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The purpose of this study, titled “The Role of the National Anti-Corruption Commission in the Fight Against Bribery and Corruption in Cameroon,” is to examine the NACC’s role in corruption cases and how it has attempted to promote justice in Cameroon.

The study focuses on the NACC’s consultative role, as well as a critical assessment of its accomplishments and failures, which are blamed for the commission’s ineffective fighting, and offers recommendations to address the commission’s challenges.



1.1 Background To The Study

Corruption originates from the Latin word “currumpere”, which means bribe, mar, or destroy. Much evidence suggests that it has been around the world from time, immemorial and, in recent times, it has occupied a front seat in the global discussion. In spite of its presence everywhere, there exists no universally accepted definition of corruption, and this constitutes one of the principal difficulties in studying the phenomenon.

Despite the differences in the definition of corruption from the public-centered to the market-centered, perspectives, and from the revisionist to moralist perception, there is, however, unanimity in the condemnation of corruption which is a global predicament that hinders economic growth, threatens the integrity of markets undermines fair competition, distorts resource allocation, destroys public trust, and cripple the rule of law.

Corruption is a “virus” that poses a threat to global, socio-economic, and political advancement; thus a universal antidote would be most suitable to counteract its propagation.

In this light, numerous, international, symposiums and conventions have focused on the eradication of corruption across the world through the creation of institutions and the utilization of diverse instruments ranging from the enactments of domestic and international laws to the endorsement of global cooperation in tracking and sanctioning perpetrators of corrupt practices.

These include among others, the 1996 Organization of American States Inter-American Convention Against Corruption”; the 1997 Convention on the fight against corruption involving officials of the European Communities or officials of member states of the European Union (This convention was adopted by the council of the European Union); the 1997 Organization for Economic Co-Operation and Development (OECD).

Convention on combating Bribery of Foreign Public Officials in International Business Transactions; the 2003 African Union Convention on preventing and combating corruption; the United Nations Convention Against Corruption (UNCAC).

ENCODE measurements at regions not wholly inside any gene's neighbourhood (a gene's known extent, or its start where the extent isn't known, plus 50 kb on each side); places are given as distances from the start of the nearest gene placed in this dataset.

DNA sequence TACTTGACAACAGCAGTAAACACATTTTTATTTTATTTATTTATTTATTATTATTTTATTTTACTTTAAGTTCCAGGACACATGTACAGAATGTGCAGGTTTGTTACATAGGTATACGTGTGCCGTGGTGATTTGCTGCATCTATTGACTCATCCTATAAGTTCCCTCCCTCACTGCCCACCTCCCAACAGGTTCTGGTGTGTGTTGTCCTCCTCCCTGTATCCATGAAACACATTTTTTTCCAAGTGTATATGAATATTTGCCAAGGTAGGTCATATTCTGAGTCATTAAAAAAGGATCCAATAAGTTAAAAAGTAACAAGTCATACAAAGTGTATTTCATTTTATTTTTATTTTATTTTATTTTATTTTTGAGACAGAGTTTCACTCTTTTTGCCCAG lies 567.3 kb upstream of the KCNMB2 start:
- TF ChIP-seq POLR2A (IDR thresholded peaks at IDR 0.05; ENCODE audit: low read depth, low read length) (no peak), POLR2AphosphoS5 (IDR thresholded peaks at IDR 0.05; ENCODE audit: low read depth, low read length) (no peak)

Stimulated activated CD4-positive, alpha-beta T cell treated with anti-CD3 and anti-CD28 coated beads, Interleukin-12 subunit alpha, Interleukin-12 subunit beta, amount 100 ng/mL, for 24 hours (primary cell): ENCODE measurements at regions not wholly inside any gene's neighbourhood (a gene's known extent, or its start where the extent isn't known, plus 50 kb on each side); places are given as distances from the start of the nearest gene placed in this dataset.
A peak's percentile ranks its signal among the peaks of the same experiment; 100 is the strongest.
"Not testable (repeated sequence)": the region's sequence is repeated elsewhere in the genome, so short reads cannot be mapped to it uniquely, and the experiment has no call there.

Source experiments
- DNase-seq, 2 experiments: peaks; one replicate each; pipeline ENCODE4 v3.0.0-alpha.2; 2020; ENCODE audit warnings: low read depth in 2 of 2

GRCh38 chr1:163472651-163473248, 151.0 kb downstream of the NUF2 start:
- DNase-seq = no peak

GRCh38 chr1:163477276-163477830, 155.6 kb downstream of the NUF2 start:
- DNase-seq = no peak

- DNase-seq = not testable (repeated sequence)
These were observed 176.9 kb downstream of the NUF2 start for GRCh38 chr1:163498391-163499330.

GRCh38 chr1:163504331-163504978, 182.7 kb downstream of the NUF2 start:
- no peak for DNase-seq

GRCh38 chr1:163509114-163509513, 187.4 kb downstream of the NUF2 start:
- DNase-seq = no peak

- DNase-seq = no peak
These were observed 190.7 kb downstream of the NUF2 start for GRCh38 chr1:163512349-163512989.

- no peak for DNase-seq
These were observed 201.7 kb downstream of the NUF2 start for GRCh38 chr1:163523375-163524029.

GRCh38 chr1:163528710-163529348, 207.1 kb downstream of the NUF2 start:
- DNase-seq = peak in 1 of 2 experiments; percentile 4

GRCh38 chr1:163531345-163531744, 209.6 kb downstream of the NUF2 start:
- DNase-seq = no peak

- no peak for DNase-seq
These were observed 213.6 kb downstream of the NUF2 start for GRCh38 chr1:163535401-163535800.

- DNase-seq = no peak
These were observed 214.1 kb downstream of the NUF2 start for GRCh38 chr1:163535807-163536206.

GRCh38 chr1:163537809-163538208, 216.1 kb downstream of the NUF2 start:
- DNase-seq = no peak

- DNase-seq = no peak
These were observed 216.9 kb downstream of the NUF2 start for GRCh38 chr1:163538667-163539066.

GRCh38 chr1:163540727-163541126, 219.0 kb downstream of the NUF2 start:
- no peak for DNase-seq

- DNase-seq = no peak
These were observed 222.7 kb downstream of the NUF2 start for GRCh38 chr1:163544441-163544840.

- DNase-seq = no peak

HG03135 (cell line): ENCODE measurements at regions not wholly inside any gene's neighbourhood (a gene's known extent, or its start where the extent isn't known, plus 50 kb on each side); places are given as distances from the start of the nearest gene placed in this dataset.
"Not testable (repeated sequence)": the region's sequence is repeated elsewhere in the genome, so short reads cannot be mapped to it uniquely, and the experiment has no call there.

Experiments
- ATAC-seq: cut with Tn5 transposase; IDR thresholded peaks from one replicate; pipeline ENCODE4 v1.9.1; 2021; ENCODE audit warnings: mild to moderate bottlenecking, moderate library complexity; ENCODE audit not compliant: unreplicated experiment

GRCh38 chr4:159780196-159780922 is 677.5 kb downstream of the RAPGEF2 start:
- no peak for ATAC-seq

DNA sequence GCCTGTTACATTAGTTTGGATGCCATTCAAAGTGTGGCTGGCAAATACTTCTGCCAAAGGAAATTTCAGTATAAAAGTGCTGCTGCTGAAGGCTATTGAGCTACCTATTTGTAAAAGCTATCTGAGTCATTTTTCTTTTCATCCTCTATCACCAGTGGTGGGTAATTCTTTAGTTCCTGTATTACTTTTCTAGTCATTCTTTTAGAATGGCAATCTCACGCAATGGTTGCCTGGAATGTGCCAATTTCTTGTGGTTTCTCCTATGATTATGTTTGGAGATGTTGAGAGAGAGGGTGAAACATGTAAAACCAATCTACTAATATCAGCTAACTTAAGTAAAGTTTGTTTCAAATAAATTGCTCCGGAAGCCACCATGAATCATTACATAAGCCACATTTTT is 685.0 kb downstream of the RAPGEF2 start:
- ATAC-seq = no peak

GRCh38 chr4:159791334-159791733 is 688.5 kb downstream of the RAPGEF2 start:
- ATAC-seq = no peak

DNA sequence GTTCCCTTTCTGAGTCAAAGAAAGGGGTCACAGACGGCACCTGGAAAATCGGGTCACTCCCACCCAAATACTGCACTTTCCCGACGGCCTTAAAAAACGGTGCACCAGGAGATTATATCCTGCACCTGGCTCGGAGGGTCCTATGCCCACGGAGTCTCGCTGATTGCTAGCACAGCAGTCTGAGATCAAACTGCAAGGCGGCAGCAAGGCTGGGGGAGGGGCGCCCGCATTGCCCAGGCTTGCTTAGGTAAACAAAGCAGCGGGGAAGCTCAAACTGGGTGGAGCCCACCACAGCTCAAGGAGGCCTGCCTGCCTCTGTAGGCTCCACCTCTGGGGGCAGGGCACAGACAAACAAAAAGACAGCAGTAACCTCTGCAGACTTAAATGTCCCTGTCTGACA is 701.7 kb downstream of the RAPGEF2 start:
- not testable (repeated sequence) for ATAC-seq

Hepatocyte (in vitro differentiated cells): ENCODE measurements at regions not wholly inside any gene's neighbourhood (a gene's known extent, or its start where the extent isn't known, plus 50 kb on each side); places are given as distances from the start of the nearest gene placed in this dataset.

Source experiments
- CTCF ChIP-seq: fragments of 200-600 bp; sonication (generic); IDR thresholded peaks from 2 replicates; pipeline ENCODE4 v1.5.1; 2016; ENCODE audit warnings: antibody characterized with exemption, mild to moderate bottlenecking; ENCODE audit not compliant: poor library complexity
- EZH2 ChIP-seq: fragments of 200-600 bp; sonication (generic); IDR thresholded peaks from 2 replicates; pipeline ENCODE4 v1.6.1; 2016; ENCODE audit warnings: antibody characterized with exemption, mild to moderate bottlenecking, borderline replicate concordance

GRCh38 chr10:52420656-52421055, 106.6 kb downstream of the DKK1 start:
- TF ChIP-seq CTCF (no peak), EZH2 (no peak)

The Proliferation of Institution charged to combat corruption saw the rise of Transparency International, a global Non-Governmental Organization (NGO) founded by peter Eigen in 1993 (Berlin, Germany) to collaborate with governments, business and civil society organizations to put effective measures in place to tackle corruption.

Transparency International ranks countries annually based on the corruption Perception Index (CPI). This method of measuring corruption is equally used by the World Bank’s Control of Corruption Index which is based on cross-country perception of corruption.

Transparency International is present in over 100 countries around the world, among which is Cameroon- a developing sub-Saharan African country that has been ravaged over the years by corruption. Corruption has been identified as a serious drawback to Cameroon’s quest for emergence in 2035.

This resulted in the creation of numerous anti-corruption organs to effectively combat corruption and allow for meaningful and durable development. Nonetheless, the organization and functioning to the different units assigned to tackle corruption in Cameroon have been heavily scrutinized by members of the public, who often cross-examine the role played by the different institutions, and question their effectiveness.

Corruption is a cankerworm that has been invaded Cameroon society. It cuts across all sectors in Cameroon, be they the public or private sector and, not even the church is free from corruption. It is an age-old phenomenon that has plagued Cameroonian society notably in the Health, Educational, Judicial, Financial, Military, and law and Order departments. Cameroon has twice roped the chart of the most corrupt states in the world-1998 and 1999 as per Transparency International Indices. Corruption is manifested in several forms including, bribery, Nepotism, graft, fraud, speed money, theft. Pilferage, embezzlement, falsification of records and influence peddling,

Corruption (commission or omission) is punishable under section 134 of the penal code of Cameroon.  Its indicts “Any national, foreign or international civil servant or public employee, who himself or for a third party solicits, accepts or receives any offer, promise, gift or present in order to perform, refrain from performing postpone any act of his office”. Also indicated under this section, is anyone who receives a reward as remuneration for having already performed or refrained from the performance of an act.

The popular notion of a corrupt person suggests that only the “receiver” is corrupt. The Cameroon Penal Code goes as far as punishing the corruptor. It provides that, “whoever makes promises, offers, gifts and presents or yield to requests liable to result in corruption in order to obtain the performance, postponement or abstention from an act or one of the favors or benefit…shall be punished in a like manner as under section 134(1)  above whether corruption produced its effect or not”.

Other sections of the penal code punishing corruption in public service include section 137 (indulgence),  section 142 (undue demand), section 160 (compulsion of public servant),  section 161 (procuring influence), section 312 (a corruption of employee), and section 184 (misappropriation of public funds)

The classification of Cameroon as one of the most corrupt nations in the world in 1998 and 1999, made the government more willing than ever to fight the illness. The slogan Corruption kills the nation” was adopted by the government in the fight against Corruption. The National Newspaper Cameroon Tribune had a column devoted every day to corruption. The aim of this campaign was to educate Cameroonians on the ills of corruption and the potential damage it could do to the nation it persisted. Government media actively engaged in the denunciation of the acts of corruption in all sectors of public and private life, with the state newspaper. Cameroon Tribune.